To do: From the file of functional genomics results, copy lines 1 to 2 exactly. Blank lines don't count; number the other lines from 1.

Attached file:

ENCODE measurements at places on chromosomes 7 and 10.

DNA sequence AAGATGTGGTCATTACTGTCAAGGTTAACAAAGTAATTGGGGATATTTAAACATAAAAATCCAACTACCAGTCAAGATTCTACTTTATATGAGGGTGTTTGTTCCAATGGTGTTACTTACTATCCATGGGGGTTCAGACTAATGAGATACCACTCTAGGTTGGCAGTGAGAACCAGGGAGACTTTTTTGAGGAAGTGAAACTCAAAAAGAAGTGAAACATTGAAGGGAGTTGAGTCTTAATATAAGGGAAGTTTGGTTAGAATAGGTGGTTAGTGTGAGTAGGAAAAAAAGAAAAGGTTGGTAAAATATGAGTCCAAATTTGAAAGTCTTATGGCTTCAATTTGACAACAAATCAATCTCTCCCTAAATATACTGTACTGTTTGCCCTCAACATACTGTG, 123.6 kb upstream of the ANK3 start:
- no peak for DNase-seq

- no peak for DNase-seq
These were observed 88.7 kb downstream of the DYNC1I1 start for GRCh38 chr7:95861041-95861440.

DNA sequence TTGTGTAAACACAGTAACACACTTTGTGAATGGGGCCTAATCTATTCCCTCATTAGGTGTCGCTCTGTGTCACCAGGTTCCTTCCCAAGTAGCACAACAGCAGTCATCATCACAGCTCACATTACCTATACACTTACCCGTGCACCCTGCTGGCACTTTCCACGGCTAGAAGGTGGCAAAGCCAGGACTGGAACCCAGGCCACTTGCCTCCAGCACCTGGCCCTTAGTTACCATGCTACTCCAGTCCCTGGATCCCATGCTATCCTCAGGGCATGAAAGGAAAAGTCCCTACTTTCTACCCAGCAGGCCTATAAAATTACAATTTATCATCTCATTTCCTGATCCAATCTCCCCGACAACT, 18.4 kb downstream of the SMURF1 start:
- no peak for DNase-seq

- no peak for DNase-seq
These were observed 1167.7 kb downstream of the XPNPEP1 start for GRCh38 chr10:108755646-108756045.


ENCODE measurements at places on chromosomes 7 and 10.

DNA sequence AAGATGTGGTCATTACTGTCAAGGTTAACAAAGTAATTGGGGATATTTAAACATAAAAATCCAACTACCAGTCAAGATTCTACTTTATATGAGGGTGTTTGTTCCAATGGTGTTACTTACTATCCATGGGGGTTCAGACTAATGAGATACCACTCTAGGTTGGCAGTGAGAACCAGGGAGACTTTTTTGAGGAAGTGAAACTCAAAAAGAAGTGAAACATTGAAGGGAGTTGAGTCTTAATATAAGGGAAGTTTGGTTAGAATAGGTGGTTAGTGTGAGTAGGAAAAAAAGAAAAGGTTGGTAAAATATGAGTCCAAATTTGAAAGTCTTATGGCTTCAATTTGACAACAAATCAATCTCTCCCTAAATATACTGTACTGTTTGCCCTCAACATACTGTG, 123.6 kb upstream of the ANK3 start: